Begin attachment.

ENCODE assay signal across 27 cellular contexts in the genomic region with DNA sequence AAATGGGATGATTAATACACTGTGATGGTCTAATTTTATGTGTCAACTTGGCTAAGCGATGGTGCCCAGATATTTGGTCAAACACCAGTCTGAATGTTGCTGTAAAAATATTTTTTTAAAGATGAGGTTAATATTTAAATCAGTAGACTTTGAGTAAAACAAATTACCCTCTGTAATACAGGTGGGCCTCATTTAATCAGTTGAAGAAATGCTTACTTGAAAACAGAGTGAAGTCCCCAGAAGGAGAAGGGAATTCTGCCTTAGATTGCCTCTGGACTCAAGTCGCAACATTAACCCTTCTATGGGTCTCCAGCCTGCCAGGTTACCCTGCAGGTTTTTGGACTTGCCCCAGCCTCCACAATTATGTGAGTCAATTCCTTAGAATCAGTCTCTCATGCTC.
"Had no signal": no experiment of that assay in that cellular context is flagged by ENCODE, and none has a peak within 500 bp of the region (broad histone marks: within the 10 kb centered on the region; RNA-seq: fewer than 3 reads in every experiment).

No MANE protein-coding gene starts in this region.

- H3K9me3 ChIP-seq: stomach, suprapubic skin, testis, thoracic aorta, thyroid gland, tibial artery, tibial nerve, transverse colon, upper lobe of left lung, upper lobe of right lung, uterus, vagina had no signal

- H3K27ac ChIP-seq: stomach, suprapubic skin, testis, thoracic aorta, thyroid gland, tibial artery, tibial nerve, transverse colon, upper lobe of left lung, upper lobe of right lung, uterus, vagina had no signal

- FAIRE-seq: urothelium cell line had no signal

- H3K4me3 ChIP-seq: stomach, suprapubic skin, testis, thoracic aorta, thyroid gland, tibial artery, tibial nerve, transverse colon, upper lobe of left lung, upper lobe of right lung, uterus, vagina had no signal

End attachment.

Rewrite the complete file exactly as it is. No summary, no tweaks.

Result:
ENCODE assay signal across 27 cellular contexts in the genomic region with DNA sequence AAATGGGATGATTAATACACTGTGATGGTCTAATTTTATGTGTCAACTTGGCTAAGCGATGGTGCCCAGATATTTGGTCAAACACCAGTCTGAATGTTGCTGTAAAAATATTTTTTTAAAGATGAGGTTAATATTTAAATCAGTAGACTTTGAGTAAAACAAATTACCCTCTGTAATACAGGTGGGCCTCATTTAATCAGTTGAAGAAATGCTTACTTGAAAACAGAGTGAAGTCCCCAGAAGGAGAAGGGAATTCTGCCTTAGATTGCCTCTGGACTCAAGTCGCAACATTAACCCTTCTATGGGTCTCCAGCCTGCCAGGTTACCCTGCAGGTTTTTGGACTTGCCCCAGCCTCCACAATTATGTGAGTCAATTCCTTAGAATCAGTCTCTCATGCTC.
"Had no signal": no experiment of that assay in that cellular context is flagged by ENCODE, and none has a peak within 500 bp of the region (broad histone marks: within the 10 kb centered on the region; RNA-seq: fewer than 3 reads in every experiment).

No MANE protein-coding gene starts in this region.

- H3K9me3 ChIP-seq: stomach, suprapubic skin, testis, thoracic aorta, thyroid gland, tibial artery, tibial nerve, transverse colon, upper lobe of left lung, upper lobe of right lung, uterus, vagina had no signal

- H3K27ac ChIP-seq: stomach, suprapubic skin, testis, thoracic aorta, thyroid gland, tibial artery, tibial nerve, transverse colon, upper lobe of left lung, upper lobe of right lung, uterus, vagina had no signal

- FAIRE-seq: urothelium cell line had no signal

- H3K4me3 ChIP-seq: stomach, suprapubic skin, testis, thoracic aorta, thyroid gland, tibial artery, tibial nerve, transverse colon, upper lobe of left lung, upper lobe of right lung, uterus, vagina had no signal